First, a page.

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Subject: Re: [boost] RE process (prospective from a retired FreeBSD committer)...
From: Dave Abrahams (dave_at_[hidden])
Date: 2011-01-30 09:19:54

At Sun, 30 Jan 2011 16:43:17 +0300,
Vladimir Prus wrote:
> Dave Abrahams wrote:
> > First of all, I don't think there's general agreement that trunk
> > should hold code "supposedly not worse in test results." That's one
> > reason our trunk test results are not all that useful. Some people
> > like to use trunk for "TDD," which apparently means checking in tests
> > that are known to be broken and fixing them incrementally.
> That seems like violating basic principles of software development.

It depends whose "basic principles" you subscribe to, apparently.

> Maybe, stricter published guidelines, together with automatic
> integration testing and nagging and reverting, is what we need here.
> > Secondly, I don't see having "a single trunk" with these
> > properties as bringing with it any particular "goodness." If
> > you're looking for a fix you still need to know which code to look
> > at. So just go to that library's GitHub repo.
> What if you don't know which library is that?

A big monolithic repo has the same problem.

> >> Therefore, if I wish to make sure my code works with new release
> >> of Boost, of if I wish to check if some bug is fixed, that is the
> >> place to go.
> >
> > But in reality, it doesn't tell you anything about the next
> > release of Boost, because things don't always get moved from trunk
> > to release.
> That's the consequence of our non-standard release process. All
> other software projects create release branches off trunk, and Boost
> is the only one I know who has long-lived release branch. I though
> it was a conscious decision, but all the recent discussions makes me
> doubt that, so maybe we should briefly discuss relative merits.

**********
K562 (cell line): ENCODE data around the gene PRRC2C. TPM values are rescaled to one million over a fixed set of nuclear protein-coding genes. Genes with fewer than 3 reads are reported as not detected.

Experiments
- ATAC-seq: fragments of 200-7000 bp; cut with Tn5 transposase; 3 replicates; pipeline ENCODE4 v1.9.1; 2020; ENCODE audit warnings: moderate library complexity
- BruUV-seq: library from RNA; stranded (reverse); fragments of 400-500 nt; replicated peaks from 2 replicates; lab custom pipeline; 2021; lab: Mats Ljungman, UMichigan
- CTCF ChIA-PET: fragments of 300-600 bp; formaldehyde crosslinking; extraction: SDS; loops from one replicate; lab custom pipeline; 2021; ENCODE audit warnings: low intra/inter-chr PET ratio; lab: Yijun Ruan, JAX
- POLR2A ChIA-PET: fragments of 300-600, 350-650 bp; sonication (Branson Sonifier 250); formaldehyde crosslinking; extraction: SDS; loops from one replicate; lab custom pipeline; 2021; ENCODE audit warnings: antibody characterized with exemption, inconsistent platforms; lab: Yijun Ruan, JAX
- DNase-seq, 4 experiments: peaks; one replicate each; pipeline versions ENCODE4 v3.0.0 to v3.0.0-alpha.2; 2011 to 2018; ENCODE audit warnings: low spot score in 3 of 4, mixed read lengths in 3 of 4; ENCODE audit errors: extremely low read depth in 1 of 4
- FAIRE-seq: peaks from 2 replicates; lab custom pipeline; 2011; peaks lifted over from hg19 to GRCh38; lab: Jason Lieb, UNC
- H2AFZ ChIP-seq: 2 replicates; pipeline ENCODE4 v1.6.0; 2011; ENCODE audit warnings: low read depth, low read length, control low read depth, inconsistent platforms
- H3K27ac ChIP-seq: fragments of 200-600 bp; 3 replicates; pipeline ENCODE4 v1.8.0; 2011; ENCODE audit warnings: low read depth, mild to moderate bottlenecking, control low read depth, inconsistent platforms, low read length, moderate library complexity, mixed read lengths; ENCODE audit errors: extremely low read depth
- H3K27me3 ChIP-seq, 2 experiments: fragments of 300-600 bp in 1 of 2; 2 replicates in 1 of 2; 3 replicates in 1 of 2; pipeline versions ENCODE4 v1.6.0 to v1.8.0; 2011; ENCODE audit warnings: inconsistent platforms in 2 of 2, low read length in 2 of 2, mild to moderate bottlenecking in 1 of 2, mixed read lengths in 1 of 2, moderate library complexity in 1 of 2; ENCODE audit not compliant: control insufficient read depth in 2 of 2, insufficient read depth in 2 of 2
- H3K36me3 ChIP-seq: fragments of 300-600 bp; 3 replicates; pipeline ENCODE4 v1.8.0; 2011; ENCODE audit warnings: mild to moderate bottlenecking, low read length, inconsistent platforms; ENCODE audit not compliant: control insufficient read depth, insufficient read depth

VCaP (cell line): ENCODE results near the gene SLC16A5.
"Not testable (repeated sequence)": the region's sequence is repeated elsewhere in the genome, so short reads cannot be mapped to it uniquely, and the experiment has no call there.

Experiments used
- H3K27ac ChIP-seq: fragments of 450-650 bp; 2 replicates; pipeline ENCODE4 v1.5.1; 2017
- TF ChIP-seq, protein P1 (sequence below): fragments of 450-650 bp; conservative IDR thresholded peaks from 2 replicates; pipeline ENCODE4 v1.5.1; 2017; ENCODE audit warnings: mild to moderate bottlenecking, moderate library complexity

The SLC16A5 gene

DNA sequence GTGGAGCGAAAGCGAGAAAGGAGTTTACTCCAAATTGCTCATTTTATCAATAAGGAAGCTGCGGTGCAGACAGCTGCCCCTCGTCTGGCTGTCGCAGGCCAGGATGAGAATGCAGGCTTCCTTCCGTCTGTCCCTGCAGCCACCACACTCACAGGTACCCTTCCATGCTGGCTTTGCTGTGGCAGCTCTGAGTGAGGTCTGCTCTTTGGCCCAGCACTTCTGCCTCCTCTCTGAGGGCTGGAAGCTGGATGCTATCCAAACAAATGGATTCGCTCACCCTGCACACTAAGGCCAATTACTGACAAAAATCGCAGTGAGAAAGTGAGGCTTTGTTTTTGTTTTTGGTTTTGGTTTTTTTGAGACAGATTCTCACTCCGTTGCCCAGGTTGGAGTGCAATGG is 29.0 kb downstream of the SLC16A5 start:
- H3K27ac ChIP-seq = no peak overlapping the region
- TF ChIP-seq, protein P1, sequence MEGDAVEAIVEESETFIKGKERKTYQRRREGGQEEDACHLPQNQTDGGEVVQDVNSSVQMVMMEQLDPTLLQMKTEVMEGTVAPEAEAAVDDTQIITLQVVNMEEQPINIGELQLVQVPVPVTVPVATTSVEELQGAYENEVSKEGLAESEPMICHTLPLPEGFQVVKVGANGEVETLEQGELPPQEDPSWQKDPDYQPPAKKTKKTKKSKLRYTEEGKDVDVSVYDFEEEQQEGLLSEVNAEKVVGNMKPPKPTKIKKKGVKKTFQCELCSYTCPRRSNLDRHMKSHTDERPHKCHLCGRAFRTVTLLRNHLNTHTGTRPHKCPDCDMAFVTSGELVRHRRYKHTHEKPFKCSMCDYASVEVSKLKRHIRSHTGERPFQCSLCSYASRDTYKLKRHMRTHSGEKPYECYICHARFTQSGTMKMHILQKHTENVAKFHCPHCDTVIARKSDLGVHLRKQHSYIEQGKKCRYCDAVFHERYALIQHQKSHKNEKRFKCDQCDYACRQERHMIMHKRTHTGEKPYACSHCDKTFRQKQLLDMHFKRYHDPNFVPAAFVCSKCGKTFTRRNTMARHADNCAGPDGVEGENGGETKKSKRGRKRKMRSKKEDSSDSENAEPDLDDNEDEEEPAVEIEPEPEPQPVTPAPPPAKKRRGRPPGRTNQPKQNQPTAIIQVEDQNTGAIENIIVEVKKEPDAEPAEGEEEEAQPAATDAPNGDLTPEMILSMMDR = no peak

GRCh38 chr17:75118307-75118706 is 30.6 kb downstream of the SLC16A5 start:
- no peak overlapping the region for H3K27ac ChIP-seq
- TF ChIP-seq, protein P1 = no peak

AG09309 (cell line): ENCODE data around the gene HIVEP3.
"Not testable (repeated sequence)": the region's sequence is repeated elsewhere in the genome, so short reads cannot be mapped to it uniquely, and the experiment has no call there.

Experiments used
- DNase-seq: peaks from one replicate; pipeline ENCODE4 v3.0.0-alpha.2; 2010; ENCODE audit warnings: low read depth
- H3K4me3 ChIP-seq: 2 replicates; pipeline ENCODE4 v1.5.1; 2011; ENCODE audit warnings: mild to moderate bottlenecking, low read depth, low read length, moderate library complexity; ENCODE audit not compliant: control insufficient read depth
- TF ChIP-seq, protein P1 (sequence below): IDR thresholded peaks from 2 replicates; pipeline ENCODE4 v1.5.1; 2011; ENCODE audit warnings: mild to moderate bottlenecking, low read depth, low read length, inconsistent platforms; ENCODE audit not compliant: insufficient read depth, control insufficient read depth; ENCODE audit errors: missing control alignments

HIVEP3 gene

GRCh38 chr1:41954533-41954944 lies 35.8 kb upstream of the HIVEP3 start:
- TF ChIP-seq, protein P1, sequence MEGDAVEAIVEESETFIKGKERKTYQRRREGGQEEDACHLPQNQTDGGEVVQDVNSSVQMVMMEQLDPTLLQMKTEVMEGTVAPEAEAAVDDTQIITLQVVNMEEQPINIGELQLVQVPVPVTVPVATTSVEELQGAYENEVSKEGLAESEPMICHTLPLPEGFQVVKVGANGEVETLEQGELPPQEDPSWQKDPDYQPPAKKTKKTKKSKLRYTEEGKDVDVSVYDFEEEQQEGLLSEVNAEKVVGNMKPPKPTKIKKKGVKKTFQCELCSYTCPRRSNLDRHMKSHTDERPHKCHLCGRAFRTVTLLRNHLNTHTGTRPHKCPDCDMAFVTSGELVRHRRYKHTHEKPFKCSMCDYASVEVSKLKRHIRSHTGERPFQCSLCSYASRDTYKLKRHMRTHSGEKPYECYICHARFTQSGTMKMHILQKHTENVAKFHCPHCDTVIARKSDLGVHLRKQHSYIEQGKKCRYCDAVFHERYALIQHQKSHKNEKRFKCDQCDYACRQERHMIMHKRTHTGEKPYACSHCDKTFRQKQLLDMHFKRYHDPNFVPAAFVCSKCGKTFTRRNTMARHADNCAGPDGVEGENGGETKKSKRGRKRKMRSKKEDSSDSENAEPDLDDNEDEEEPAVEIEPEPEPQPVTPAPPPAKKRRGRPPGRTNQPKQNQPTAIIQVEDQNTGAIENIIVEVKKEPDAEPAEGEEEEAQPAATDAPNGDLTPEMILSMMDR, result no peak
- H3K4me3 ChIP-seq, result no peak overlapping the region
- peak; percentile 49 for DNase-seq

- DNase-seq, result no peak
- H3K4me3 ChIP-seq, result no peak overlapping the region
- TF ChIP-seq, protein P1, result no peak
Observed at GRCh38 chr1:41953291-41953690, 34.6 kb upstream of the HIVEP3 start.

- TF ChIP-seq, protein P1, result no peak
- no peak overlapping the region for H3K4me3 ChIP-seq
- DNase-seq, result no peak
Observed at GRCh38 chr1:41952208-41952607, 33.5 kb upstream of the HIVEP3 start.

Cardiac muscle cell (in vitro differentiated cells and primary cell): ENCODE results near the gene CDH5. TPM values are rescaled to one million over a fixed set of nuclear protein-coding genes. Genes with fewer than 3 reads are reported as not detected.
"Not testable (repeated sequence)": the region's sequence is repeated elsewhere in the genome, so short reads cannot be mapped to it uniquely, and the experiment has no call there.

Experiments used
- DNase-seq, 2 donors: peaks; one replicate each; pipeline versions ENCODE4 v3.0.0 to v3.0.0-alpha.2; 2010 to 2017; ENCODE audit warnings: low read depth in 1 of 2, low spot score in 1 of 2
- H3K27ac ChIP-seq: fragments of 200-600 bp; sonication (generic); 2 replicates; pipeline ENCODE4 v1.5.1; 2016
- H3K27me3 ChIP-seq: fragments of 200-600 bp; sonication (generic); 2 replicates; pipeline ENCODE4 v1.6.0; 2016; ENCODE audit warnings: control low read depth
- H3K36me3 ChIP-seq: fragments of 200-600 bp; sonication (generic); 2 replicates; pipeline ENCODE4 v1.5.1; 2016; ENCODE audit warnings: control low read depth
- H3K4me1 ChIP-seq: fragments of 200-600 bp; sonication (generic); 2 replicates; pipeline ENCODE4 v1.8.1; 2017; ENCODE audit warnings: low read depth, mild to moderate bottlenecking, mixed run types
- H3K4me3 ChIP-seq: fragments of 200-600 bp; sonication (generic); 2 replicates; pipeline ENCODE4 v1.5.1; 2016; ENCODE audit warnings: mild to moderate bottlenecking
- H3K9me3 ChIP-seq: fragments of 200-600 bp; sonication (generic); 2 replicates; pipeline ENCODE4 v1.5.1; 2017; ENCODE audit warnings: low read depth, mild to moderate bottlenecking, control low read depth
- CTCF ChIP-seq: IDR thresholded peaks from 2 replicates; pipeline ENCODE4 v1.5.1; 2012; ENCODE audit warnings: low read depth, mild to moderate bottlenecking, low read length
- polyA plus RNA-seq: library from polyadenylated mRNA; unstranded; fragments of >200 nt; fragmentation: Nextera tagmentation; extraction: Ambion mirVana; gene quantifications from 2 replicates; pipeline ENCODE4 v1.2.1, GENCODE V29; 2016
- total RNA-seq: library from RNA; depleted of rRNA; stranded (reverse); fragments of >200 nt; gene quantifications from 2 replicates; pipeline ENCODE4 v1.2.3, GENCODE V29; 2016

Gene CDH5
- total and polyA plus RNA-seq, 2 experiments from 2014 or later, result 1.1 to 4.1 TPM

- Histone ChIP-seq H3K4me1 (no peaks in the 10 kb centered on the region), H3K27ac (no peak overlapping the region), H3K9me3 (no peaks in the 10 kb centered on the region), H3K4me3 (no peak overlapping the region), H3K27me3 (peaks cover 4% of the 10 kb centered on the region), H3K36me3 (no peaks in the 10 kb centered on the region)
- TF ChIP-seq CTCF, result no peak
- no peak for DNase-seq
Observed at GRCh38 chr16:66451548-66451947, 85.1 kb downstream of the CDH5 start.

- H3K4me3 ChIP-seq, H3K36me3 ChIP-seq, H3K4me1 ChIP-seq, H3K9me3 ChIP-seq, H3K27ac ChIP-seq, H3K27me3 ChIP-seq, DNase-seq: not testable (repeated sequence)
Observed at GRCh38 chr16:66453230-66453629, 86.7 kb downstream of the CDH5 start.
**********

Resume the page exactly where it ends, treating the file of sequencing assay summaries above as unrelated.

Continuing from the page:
> 1. The 'make release branch off trunk' process is good for all
> purposes, really, except it requires that at some point in time,
> trunk is in good shape. Historically, for lack of tools and release
> management resources, we often could not get trunk in good shape
> quick.

And that requires far too much coordination to be practical on a project
of this size.

> 2. Ours 'merge to release branch' process has the advantage that
> even if somebody breaks library X in trunk completely, he might
> just forget to merge it to release. So, we get improved stability,
> at the cost of slow progress. It's often the case that somebody
> forgets to merge changes to release branch, especially for
> patches and fixes applied outside of one's official libraries.
> So, in comparison, to achieve the same rate of changes and quality,
> (1) requires discipline with commits and checking test results,
> while (2) requires the same, and additional dancing and coordination
> with merges. So, (2) is strictly more complex and error prone, and
> should only be done if specific maintainers want separate branches
> for their components.

Anyone can make a separate branch at any time no matter which
procedure is used.

> >> What you propose breaks this useful thing, because:
> >>
> >> - Only release managers "pull" into the unified thing